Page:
Top Navigation  
U.S. Flag waving
Office Hours Momday - Friday  8 am - 5 pm Pacific 1-800-835-2418
Facebook   YouTube   Twitter

 Home Page
 Current Issue
 Article Index
 Author Index
 Previous Issues
 Print Display Ads
 Print Classifieds
 Free Stuff
 Home Energy

General Store
 Ordering Info
 Kindle Subscriptions
 Kindle Publications
 Back Issues
 Help Yourself
 All Specials
 Classified Ad

 Web Site Ads
 Magazine Ads

BHM Blogs
 Ask Jackie Clay
 Massad Ayoob
 Claire Wolfe
 Where We Live
 Dave on Twitter
Retired Blogs
 Behind The Scenes
 Oliver Del Signore
 David Lee
 James Kash
 Energy Questions

Quick Links
 Home Energy Info
 Jackie Clay
 Ask Jackie Online
 Dave Duffy
 Massad Ayoob
 John Silveira
 Claire Wolfe

Forum / Chat
 Forum/Chat Info
 Enter Forum
 Lost Password

More Features
 Contact Us/
 Change of Address
 Write For BHM
 Meet The Staff
 Meet The Authors
 Disclaimer and
 Privacy Policy

Retired Features
 Country Moments
 Radio Show

Link to BHM

Letters and email from readers about Backwoods Home Magazine and the BHM website


Archive for the ‘Transportation’ Category


Potential for RV fire

Thursday, April 8th, 2010

Hey, Claire,

Your otherwise excellent article has a couple of important omissions. The schematic diagram shows two deep-cycle storage batteries connected in parallel, but neglects  isolation diodes and fusible links, and there is no mention of either one in the text.

An isolation diode prevents one battery from discharging the other, while still allowing both batteries to be charged from a single +12VDC connection.  In actuality, as long as all batteries in a storage bank are diode-isolated, any number of batteries may be connected safely.

In a worst-case situation, and if directly connected to another, one battery (for whatever reason) could present itself as a dead short to the remaining battery(ies), draining all the ‘juice’ quickly enough to start a nasty fire and/or explosion.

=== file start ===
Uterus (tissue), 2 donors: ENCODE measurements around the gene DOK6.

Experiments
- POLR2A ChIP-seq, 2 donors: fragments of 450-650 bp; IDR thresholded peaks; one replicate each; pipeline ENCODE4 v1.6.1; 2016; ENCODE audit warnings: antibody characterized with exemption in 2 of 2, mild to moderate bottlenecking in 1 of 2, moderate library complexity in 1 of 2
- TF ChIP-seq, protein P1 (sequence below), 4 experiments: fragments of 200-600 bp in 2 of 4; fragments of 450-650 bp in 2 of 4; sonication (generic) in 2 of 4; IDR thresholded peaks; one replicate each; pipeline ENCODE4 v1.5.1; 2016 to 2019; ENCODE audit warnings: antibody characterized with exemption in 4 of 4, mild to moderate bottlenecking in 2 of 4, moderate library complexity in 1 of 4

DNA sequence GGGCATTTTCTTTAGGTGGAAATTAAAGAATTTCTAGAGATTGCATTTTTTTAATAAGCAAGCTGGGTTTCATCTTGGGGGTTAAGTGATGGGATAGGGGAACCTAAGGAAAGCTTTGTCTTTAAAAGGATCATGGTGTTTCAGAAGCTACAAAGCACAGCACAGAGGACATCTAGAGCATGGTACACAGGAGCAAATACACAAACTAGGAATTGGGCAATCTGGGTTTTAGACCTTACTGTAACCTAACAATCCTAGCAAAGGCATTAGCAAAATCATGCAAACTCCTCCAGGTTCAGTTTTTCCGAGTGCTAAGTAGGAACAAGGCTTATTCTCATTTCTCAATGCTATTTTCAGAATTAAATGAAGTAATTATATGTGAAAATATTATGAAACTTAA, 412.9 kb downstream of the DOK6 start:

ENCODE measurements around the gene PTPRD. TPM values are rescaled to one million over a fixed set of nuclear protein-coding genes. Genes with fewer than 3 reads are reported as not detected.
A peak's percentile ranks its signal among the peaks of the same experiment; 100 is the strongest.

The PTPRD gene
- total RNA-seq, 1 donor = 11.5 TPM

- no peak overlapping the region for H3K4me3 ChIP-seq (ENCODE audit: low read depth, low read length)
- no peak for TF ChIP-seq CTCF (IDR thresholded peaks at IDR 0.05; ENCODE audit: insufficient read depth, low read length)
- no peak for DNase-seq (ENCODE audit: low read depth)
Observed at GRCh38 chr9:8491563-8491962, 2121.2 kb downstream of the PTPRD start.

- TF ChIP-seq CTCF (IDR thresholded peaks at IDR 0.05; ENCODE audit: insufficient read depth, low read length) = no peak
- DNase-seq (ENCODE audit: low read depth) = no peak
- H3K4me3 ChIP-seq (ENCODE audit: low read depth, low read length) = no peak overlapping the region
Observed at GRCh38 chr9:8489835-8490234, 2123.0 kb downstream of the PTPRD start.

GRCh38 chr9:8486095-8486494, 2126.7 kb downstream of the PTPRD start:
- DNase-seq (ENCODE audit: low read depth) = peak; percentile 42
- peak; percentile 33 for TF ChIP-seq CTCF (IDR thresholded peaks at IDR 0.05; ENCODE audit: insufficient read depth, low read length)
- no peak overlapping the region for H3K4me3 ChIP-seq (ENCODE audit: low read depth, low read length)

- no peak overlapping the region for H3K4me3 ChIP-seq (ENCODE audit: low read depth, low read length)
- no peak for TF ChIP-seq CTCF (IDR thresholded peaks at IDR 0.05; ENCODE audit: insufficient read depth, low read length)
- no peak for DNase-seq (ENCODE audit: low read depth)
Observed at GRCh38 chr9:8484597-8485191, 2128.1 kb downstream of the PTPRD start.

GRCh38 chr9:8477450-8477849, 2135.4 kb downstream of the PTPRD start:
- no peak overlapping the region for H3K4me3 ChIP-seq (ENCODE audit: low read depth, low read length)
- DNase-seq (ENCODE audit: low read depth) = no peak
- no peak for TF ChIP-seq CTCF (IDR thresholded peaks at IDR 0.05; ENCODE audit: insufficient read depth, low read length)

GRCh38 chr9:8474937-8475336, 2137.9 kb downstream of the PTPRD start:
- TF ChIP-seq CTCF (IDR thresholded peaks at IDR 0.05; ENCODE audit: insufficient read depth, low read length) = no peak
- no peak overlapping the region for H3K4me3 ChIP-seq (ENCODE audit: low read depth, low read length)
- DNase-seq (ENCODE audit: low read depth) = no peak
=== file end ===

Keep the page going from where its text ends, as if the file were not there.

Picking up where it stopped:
I would also install a fusible link at each battery’s positive terminal, just in case… it would act as a high-current fuse, preventing the sort of massive current drain that could really heat things up in  a heartbeat.

In what I would consider a safe setup, each battery is contained within its own plastic battery box (vented to prevent the buildup of hydrogen gas) to catch acid leakage, connected to its respective fusible link, to a high-current conductor ‘manifold’ (I have used flattened copper pipe with holes drilled for connector bolt/nut/washer assemblies), each battery with its own isolation diode connected in series with its fusible link.

If a catastrophic failure were to occur, the fusible link would blow, removing the defective battery from the circuit altogether.

Talk to an RV dealer for more details, but the practice of directly connecting two or more high-energy storage components, without fusible links and isolation diodes is a potentially dangerous one.  I’m surprised the schematic diagram didn’t catch fire on its own.

Keith Savoy


Len Torney Article

Thursday, November 19th, 2009


Me and two auto buddies used Len Torney’s info for a fleet upgrade. Gas saver idea.

Thanks, he’s a smart dude!!

If we save what he says, I guess we should send him a case of Foam.


Phi, James & Bill the (aka Fat Tire)


Just read your article on transportation

Monday, June 15th, 2009


Great article. I also ended up with a electric bike and I’m loving it.

I’m currently, like you, modifying it to make it better. I have to get to work 15 miles away and have band pratice 40 miles away. Walking it is not really an option. It was just cool seeing someone appreciate the way the electric bike skates around the system a bit :)

No response necessary…enjoy your articles. You think in a very similar way as myself!

Jeff in Upstate NY



Copyright © 1998 - Present by Backwoods Home Magazine. All Rights Reserved.